In the second of a series of BBC Sport fan forums building up to the start of the grass court season at the Stella Artois Championships, we gave you the chance to send your questions to Thailand's Paradorn Srichaphan.
Srichaphan will compete at Queen's
Rafael Nadal, Andy Murray, Andy Roddick, Lleyton Hewitt, Tim Henman and Greg Rusedski have already revealed their intention to play at the Stella Artois, June 12-18 at the Queen's Club in London, and now Srichaphan has committed to the event. The full entry list will be announced next week.
The Thai is a huge star in his homeland, where an entire population stops what it is doing to watch his matches. He broke into the world's top 10 in 2003, and beat Andre Agassi at Wimbledon a few years ago.
With wins over Juan Carlos Ferrero and David Nalbandian, he reached the Masters Series event in Indian Wells earlier this year, and this week he will play on clay at the BMW Open in Munich.
Here are the answers he gave to a selection of your questions:
What do you think of Andy Murray and do you think he is a contender at Wimbledon?
He's a really young and upcoming player. For him to play on grass in England will give him a lot of confidence and I think he'll do well.
You often struggle on clay, yet you are a baseline player. How difficult is clay to master if you've not grown up on the surface?
Andy Stevenson, UK
I didn't play on a clay court until I was 17 which was pretty late. If I'd grown up playing on clay I'd be a lot better. I grew up on hard courts so that's my best surface.
When you were developing as a player, was there a particular player you aspired to?
Matthew Didcot, UK
When I was young I looked up to Michael Chang. He was one of the best in the world and from an Asian background so I wanted to be like him.
There aren't many Thai players on the tour. How does it feel being Thai number one and having your whole country's expectations placed upon you? How do you handle that?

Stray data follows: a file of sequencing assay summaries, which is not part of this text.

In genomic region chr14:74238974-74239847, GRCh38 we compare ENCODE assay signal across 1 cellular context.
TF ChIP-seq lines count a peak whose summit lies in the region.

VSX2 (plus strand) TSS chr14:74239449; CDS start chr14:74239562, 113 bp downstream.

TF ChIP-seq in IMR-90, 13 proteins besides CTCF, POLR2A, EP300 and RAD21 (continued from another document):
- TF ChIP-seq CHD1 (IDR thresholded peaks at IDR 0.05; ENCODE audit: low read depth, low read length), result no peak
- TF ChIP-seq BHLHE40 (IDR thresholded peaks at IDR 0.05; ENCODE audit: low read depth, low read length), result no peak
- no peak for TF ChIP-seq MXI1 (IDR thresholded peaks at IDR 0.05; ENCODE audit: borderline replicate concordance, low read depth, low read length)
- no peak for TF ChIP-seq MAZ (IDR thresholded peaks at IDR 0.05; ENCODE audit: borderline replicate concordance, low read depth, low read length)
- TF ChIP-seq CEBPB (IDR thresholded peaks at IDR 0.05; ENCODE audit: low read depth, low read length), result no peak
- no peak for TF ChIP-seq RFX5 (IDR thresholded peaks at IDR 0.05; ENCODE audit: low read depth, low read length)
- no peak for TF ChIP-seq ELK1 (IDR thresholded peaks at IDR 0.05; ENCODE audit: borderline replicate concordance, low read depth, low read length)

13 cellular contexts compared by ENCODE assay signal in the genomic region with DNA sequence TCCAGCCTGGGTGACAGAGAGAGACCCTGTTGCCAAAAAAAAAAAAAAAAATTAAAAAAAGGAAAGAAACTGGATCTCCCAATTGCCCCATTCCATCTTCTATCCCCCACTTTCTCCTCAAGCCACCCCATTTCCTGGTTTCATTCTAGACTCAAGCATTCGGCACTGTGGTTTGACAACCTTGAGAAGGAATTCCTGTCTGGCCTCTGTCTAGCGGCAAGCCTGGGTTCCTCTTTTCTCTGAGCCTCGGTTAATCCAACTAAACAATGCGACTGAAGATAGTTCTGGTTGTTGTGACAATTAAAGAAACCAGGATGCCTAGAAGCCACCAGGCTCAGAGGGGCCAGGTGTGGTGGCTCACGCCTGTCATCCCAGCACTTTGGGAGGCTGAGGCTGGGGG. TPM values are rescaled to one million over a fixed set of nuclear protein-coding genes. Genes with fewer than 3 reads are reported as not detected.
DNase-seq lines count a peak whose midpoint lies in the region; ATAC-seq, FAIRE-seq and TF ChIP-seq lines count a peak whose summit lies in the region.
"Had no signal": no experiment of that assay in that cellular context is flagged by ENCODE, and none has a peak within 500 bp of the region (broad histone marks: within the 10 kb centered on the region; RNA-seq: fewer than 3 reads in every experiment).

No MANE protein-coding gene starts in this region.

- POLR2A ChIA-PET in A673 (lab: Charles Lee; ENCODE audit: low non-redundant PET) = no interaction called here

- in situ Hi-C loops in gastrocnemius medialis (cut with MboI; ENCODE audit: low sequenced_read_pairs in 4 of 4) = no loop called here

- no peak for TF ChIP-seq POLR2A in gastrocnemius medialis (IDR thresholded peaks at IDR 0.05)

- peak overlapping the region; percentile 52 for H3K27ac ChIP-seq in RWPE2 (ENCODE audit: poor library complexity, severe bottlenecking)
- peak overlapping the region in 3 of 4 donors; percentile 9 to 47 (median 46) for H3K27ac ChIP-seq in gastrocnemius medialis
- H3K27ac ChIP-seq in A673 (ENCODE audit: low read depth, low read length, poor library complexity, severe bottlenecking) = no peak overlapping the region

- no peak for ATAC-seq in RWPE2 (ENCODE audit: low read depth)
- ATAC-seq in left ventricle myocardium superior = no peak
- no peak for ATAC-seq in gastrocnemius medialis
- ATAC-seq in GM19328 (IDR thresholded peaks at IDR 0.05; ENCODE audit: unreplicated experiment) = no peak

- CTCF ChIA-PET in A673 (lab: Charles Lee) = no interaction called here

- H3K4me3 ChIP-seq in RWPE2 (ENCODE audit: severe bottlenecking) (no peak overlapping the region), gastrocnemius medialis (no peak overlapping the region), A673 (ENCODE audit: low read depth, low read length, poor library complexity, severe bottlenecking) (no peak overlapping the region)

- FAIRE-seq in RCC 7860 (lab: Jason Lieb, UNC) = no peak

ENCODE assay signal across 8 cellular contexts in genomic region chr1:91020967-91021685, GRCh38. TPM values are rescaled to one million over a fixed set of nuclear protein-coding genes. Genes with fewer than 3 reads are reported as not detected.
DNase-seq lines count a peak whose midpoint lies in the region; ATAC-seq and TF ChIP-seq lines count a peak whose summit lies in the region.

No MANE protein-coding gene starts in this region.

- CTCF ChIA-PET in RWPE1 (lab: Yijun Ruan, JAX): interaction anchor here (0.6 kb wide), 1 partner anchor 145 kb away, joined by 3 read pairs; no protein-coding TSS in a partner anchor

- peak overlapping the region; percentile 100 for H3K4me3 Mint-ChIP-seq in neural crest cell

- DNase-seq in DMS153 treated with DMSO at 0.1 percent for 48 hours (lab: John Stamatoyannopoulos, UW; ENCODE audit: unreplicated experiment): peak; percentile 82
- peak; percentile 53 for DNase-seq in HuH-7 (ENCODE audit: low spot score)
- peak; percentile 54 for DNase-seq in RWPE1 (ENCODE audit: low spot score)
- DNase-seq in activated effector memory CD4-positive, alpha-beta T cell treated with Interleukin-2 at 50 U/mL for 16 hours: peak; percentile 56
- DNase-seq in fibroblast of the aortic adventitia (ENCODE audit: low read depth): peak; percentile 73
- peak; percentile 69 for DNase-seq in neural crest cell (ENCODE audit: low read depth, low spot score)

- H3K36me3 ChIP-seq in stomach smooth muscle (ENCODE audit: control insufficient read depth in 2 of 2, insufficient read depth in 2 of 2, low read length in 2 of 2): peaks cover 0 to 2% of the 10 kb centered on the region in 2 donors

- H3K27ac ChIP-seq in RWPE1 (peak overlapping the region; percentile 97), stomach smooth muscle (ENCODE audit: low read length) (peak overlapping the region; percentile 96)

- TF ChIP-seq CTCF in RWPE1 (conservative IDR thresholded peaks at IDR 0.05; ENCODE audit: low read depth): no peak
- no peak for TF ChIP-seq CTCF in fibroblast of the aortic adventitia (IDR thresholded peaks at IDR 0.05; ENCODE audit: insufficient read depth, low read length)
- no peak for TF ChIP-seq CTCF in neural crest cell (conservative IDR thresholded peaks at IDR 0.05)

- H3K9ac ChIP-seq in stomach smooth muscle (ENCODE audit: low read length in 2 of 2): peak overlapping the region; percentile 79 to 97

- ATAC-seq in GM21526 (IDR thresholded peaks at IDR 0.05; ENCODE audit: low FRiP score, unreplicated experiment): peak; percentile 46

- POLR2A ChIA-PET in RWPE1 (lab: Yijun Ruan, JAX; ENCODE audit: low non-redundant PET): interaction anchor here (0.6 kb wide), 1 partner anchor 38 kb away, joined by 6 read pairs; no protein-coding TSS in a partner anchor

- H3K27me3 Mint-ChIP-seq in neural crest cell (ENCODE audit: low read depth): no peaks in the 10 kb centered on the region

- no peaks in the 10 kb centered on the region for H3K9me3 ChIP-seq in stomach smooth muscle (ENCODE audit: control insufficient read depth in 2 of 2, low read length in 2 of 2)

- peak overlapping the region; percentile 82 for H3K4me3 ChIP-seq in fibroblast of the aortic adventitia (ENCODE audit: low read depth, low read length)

It feels great to do something for your country. I feel proud to represent Thailand and always try my best. A lot of people recognise me at home and they seem proud that someone is representing them at the world level in tennis.
Where is your favourite place to place and why?
There are lots of nice tournaments around the world but my favourite is the Thailand Open. For a long time we didn't have any big competitions but now we have this one and it allows the Thai people to come and watch some of the best players in the game.
What did it feel like to beat one of the all time greats Andre Agassi on Centre Court at Wimbledon back in 2002?
Mark Witchell, United Kingdom
It's a good memory. It was my first time on Centre Court. Beating Andre Agassi gave me a lot of confidence for the matches that followed.
Do you think Federer will win the French Open this year, if he meets Nadal in the final?
Rohan Sharma, India
That's a tough question. Federer is getting better on clay but as we saw in Monte Carlo, Nadal is still better on that surface. It would be a good final but would Federer win? Maybe!
Do you feel enough is being done in Asia to develop the standard and exposure of the game at the grassroot and professional level?
In the last couple of years we've seen quite a lot of development in the women's game with some good players coming through from China and Japan. In general though it does seem tough for Asian players to break through and I don't know why that is.
Do you think that Roger Federer can go on and break Pete Sampras' record of 14 Grand Slams?
Martin James, Australia
It will be tough, 14 titles is a lot. He's halfway there so he could do it.
Who's your favourite player of all time?
Andre Agassi, so many things have happened to him throughout his career. He went from being world number one down into the hundreds and then back up to the top. He knows how to deal with the hard times and get back up there.
What was your most memorable match in a Grand Slam?
The win over Andre Agassi at Wimbledon in 2002 - it was the first year I broke through so it's a good memory for me.
Would you consider going into coaching after your tennis career?
Stuart Simpson, Bristol
I'm not really thinking about it yet. If I retired and a relative of mine was coming through, I'd really consider it. Whatever happens, I think I'll miss the tour when I finish so I'll try and stay involved in tennis in some way.
How do you feel about your game right now and what expectations do you have for this week's tournament in Munich?
In my five years of playing in Europe I've never felt this good on clay. I really like the Munich tournament and hopefully I'll do well.